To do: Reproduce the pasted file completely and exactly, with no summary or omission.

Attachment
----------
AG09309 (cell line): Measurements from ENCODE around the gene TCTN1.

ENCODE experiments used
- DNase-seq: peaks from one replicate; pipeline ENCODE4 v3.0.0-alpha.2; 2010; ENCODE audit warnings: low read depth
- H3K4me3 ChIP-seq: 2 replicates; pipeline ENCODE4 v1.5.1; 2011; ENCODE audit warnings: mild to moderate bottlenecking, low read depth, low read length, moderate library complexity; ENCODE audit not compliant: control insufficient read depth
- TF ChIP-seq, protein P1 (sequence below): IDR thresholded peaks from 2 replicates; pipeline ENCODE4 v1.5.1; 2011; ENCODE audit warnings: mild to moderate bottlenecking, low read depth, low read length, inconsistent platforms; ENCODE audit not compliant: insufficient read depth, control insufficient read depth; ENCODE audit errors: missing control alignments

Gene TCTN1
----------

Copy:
AG09309 (cell line): Measurements from ENCODE around the gene TCTN1.

ENCODE experiments used
- DNase-seq: peaks from one replicate; pipeline ENCODE4 v3.0.0-alpha.2; 2010; ENCODE audit warnings: low read depth
- H3K4me3 ChIP-seq: 2 replicates; pipeline ENCODE4 v1.5.1; 2011; ENCODE audit warnings: mild to moderate bottlenecking, low read depth, low read length, moderate library complexity; ENCODE audit not compliant: control insufficient read depth
- TF ChIP-seq, protein P1 (sequence below): IDR thresholded peaks from 2 replicates; pipeline ENCODE4 v1.5.1; 2011; ENCODE audit warnings: mild to moderate bottlenecking, low read depth, low read length, inconsistent platforms; ENCODE audit not compliant: insufficient read depth, control insufficient read depth; ENCODE audit errors: missing control alignments

Gene TCTN1